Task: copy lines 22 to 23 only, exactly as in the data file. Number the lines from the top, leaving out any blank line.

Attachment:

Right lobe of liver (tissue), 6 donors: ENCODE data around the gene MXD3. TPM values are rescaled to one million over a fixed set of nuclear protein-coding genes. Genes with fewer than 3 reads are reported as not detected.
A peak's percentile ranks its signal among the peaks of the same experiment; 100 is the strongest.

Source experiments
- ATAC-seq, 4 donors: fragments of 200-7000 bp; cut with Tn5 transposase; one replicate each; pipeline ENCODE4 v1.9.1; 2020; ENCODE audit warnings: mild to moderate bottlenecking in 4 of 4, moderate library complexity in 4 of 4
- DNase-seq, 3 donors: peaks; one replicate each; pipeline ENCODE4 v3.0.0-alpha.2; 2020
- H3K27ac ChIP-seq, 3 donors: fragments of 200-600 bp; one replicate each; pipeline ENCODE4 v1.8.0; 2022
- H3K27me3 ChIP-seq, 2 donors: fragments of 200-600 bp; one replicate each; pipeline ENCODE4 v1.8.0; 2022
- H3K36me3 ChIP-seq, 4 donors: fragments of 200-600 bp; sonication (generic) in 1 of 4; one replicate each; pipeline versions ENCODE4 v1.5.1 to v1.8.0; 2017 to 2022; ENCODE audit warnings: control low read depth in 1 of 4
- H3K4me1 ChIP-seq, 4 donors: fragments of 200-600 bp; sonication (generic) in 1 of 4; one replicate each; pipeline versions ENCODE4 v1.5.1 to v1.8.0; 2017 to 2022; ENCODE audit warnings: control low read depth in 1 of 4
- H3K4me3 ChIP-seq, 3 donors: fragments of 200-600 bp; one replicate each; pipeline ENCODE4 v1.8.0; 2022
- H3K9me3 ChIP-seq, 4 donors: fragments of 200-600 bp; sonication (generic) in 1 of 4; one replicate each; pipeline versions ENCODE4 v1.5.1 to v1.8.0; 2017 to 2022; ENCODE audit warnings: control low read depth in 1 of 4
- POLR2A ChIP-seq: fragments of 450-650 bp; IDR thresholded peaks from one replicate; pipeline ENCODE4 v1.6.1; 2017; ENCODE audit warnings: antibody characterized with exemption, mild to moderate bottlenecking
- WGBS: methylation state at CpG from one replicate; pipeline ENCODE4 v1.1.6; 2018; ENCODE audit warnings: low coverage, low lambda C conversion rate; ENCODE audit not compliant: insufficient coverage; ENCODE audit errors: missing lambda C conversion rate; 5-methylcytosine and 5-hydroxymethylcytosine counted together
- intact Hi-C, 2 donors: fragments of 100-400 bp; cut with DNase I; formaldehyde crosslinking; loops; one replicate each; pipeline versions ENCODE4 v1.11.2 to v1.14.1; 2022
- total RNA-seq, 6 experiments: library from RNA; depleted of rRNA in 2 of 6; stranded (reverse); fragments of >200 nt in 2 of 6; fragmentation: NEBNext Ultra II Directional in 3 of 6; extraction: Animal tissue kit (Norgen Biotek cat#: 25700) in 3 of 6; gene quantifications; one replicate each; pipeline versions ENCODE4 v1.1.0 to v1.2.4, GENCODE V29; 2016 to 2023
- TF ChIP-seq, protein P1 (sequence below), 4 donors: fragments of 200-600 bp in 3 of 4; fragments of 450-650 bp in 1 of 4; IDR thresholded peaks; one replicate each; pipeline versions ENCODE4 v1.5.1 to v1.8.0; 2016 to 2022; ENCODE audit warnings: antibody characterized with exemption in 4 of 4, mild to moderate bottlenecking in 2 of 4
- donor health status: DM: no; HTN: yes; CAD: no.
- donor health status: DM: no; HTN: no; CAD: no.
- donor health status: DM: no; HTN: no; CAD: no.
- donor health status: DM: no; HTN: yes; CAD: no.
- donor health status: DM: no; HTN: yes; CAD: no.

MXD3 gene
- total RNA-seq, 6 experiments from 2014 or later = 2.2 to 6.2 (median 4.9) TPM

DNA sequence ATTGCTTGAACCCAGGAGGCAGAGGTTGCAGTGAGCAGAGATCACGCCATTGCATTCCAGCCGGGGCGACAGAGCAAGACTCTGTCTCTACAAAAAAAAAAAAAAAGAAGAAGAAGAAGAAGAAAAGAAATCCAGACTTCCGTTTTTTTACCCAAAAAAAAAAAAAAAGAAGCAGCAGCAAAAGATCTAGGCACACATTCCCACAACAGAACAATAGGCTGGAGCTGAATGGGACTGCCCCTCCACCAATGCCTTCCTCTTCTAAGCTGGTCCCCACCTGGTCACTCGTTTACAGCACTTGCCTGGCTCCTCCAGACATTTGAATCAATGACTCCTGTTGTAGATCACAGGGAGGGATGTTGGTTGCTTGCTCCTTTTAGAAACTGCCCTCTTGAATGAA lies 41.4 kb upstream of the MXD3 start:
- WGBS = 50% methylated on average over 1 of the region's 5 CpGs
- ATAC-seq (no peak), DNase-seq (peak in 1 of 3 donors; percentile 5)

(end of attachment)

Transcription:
MXD3 gene
- total RNA-seq, 6 experiments from 2014 or later = 2.2 to 6.2 (median 4.9) TPM